9th Circuit rules the destruction of Oak Flat likely does not substantially burden religious exercise, campaign to save Oak Flat continues

by | Mar 7, 2024

A sharply divided 9th U.S. Circuit Court of Appeals, sitting en banc, agreed with an earlier 3-judge panel and held on a 6-5 vote that the U.S. government’s transfer to a mining company of sacred land called Chí’chil Biłdagoteel – loosely translated in English as “Oak Flat” – would likely not constitute a substantial burden on religious exercise under the Religious Freedom Restoration Act (RFRA) or First Amendment. The land is sacred to Western Apaches and other Indigenous people.

The court denied the plaintiff’s request for a preliminary injunction that would have prevented the land transfer before a full trial on the merits is conducted.

Fortunately, the Biden administration has already halted the process of transferring the property, which was mandated by an act of Congress, after withdrawing a flawed Environmental Impact Statement (EIS) released during the final days of the Trump administration. Until and unless a new EIS is issued, Oak Flat will remain in government hands and available for religious and recreational uses. Still, the 9th Circuit’s disappointing ruling strikes a blow to the efforts of the nonprofit citizens group Apache Stronghold to stop the transfer of the property on religious liberty grounds, leaving the U.S. Supreme Court as potentially the next court to weigh in on that argument.

The slim 9th Circuit majority centered its ruling on the U.S. Supreme Court decision in Lyng v. Northwest Indian Cemetery Protective Association, a 1988 opinion rejecting Native American claims that a proposed road through a section of the Six Rivers National Forest violated their religious liberty rights under the First Amendment. Here, the 9th Circuit majority concluded that the transfer and destruction of Oak Flat similarly does not violate the religious freedom rights of Apache Stronghold under either the First Amendment or RFRA:

The project challenged here is indistinguishable from that in Lyng. Here, just as in Lyng, the Government’s actions with respect to “publicly owned land” would “interfere significantly with private persons’ ability to pursue spiritual fulfillment according to their own religious beliefs,” but it would have “no tendency to coerce” them “into acting contrary to their religious beliefs.” And just as with the land use decisions at issue in Lyng, the challenged transfer of Oak Flat for mining operations does not “discriminate” against Apache Stronghold’s members, “penalize” them, or deny them “an equal share of the rights, benefits, and privileges enjoyed by other citizens.” Under Lyng, Apache Stronghold seeks, not freedom from governmental action “prohibiting the free exercise” of religion, but rather a “religious servitude” that would uniquely confer on tribal members “de facto beneficial ownership of [a] rather spacious tract[] of public property.”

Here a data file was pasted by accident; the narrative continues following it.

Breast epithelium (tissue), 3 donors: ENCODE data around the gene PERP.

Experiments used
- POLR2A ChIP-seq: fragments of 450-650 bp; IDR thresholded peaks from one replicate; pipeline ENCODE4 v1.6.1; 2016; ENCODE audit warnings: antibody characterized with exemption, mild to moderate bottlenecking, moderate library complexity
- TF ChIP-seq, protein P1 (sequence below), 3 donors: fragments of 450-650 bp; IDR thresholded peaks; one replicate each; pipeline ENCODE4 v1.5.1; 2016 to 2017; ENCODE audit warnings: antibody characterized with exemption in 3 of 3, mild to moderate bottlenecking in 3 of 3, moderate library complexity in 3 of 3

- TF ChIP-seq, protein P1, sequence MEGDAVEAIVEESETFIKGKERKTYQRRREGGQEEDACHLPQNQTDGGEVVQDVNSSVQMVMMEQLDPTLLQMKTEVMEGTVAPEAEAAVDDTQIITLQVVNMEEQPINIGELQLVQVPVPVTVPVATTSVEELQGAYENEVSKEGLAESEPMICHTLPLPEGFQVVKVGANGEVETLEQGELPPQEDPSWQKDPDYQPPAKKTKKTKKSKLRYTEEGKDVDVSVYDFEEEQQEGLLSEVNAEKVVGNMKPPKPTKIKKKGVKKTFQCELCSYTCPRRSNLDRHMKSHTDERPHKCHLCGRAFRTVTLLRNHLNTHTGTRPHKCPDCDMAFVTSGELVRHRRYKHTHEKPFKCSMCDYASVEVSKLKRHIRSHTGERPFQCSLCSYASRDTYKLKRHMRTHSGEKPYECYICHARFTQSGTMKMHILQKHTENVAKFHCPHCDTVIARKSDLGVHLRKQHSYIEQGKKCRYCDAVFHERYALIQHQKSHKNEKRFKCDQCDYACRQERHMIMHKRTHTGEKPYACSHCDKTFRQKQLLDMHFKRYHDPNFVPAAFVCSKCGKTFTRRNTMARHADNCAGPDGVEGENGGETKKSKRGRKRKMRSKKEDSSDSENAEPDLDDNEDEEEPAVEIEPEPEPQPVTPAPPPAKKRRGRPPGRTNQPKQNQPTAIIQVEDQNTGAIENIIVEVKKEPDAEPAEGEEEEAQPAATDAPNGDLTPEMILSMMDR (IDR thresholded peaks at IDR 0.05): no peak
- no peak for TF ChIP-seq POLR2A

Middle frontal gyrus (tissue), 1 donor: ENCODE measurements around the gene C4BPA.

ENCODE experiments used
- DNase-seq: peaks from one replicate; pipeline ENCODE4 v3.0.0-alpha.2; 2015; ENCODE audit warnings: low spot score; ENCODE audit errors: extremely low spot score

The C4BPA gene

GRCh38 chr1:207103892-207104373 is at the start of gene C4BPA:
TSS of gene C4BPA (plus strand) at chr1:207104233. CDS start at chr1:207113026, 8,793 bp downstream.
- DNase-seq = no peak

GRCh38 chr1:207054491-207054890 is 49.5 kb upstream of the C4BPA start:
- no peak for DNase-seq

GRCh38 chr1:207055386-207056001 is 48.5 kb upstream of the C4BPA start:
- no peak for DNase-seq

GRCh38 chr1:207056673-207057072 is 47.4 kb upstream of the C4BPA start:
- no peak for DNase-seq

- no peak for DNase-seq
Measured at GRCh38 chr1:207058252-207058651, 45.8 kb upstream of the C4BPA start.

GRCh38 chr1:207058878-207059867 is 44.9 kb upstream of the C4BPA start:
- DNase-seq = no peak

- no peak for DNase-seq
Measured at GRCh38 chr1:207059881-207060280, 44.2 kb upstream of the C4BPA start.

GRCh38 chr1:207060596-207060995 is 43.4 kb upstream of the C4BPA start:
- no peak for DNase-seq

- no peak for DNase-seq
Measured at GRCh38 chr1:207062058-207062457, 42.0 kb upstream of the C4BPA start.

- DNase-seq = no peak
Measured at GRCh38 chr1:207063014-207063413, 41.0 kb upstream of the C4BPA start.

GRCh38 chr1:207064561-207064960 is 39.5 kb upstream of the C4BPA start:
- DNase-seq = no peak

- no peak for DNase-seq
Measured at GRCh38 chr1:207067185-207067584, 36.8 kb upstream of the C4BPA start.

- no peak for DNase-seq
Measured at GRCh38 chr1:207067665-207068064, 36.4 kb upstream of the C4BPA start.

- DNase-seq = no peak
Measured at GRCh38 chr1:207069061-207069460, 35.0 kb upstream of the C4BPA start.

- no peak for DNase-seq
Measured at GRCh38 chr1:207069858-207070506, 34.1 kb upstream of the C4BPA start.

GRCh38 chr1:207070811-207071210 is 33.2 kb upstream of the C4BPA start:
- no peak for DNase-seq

The dissent argues that the majority’s view of “substantial burden” is too limited and emphasized that the facts in Lyng – in which the construction of a road through a sacred area would cause “adverse effects on the religious experience” – are entirely different from the proposed mining of Oak Flat, which would render it unusable for religious exercise permanently:

It is undisputed and indisputable that once implemented, the Act will prevent the Western Apaches from visiting Oak Flat for eternity. The majority concedes this point, but then goes on to argue that where government action only “frustrates or inhibits” religious exercise, the government does not violate RFRA. But Apache Stronghold does not argue that the destruction of Oak Flat merely “frustrates” their ability to worship there; they argue…that worship there will be “impossible,” and their spiritual practice will be eviscerated. So, contrary to the majority, this case does not ask us to determine at what point “frustrating” religious exercise qualifies as a substantial burden; instead, we are confronted only with the utter erasure of a religious practice. In other words, the burden here is categorical…

The dissent would send the case back to the trial court to complete the RFRA analysis – namely to determine whether there is a compelling government interest in conveying the property for mining despite the substantial burden it imposes on Apache Stronghold.

The complex 241-page ruling includes six separately written opinions covering a range of legal issues related especially to the application of RFRA. Does “substantial burden” have a specific definition? If so, what is it? Is it the same as “prohibiting the free exercise of religion” under the First Amendment? What counts as “prohibiting?” These disputes may prove irresistible to the U.S. Supreme Court. If so, it could result in the most significant ruling yet by the Court on the application of RFRA, impacting not only the fate of Oak Flat but numerous religious freedom disputes.

Importantly, the campaign to save Oak Flat is ongoing regardless of the ultimate outcome of these religious freedom arguments. The Biden administration has provided no timeline for when, or if, a new environmental impact statement will be issued. Meanwhile, litigation on other grounds continues, including in two additional lawsuits brought by the San Carlos Apache Tribe and a coalition of tribal and conservation groups.

For more information on this topic, I recommend an episode of BJC’s podcast Respecting Religion dedicated to the issue, and for ways you can make your voice heard, see BJC’s Save Oak Flat resource page.